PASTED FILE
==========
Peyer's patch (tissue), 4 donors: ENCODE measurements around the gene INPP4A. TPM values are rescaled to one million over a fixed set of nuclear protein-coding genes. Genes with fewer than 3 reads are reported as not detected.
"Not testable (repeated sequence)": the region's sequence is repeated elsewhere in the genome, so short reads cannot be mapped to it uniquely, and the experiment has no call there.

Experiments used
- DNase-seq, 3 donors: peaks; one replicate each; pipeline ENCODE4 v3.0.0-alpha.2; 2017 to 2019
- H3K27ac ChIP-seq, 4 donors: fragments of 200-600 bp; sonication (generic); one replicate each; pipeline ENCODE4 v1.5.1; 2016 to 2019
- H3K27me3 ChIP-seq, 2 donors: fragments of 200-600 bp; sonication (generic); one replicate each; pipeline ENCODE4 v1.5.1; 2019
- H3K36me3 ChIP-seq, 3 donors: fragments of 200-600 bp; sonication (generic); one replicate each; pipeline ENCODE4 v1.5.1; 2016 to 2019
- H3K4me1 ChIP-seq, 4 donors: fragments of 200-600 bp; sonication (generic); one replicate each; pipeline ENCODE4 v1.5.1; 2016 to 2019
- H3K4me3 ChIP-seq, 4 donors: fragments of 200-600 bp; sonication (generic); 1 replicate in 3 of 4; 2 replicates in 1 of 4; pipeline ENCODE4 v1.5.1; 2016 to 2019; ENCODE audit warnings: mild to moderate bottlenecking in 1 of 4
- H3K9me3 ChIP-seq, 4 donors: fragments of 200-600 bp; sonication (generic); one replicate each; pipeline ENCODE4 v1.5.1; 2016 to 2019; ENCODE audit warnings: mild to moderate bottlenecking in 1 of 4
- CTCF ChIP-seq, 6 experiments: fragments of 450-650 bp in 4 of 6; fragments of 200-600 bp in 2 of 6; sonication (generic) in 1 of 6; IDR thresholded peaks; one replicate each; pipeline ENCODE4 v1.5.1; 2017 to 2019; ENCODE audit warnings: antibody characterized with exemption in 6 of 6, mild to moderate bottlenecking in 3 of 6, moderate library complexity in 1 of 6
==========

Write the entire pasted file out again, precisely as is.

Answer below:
Peyer's patch (tissue), 4 donors: ENCODE measurements around the gene INPP4A. TPM values are rescaled to one million over a fixed set of nuclear protein-coding genes. Genes with fewer than 3 reads are reported as not detected.
"Not testable (repeated sequence)": the region's sequence is repeated elsewhere in the genome, so short reads cannot be mapped to it uniquely, and the experiment has no call there.

Experiments used
- DNase-seq, 3 donors: peaks; one replicate each; pipeline ENCODE4 v3.0.0-alpha.2; 2017 to 2019
- H3K27ac ChIP-seq, 4 donors: fragments of 200-600 bp; sonication (generic); one replicate each; pipeline ENCODE4 v1.5.1; 2016 to 2019
- H3K27me3 ChIP-seq, 2 donors: fragments of 200-600 bp; sonication (generic); one replicate each; pipeline ENCODE4 v1.5.1; 2019
- H3K36me3 ChIP-seq, 3 donors: fragments of 200-600 bp; sonication (generic); one replicate each; pipeline ENCODE4 v1.5.1; 2016 to 2019
- H3K4me1 ChIP-seq, 4 donors: fragments of 200-600 bp; sonication (generic); one replicate each; pipeline ENCODE4 v1.5.1; 2016 to 2019
- H3K4me3 ChIP-seq, 4 donors: fragments of 200-600 bp; sonication (generic); 1 replicate in 3 of 4; 2 replicates in 1 of 4; pipeline ENCODE4 v1.5.1; 2016 to 2019; ENCODE audit warnings: mild to moderate bottlenecking in 1 of 4
- H3K9me3 ChIP-seq, 4 donors: fragments of 200-600 bp; sonication (generic); one replicate each; pipeline ENCODE4 v1.5.1; 2016 to 2019; ENCODE audit warnings: mild to moderate bottlenecking in 1 of 4
- CTCF ChIP-seq, 6 experiments: fragments of 450-650 bp in 4 of 6; fragments of 200-600 bp in 2 of 6; sonication (generic) in 1 of 6; IDR thresholded peaks; one replicate each; pipeline ENCODE4 v1.5.1; 2017 to 2019; ENCODE audit warnings: antibody characterized with exemption in 6 of 6, mild to moderate bottlenecking in 3 of 6, moderate library complexity in 1 of 6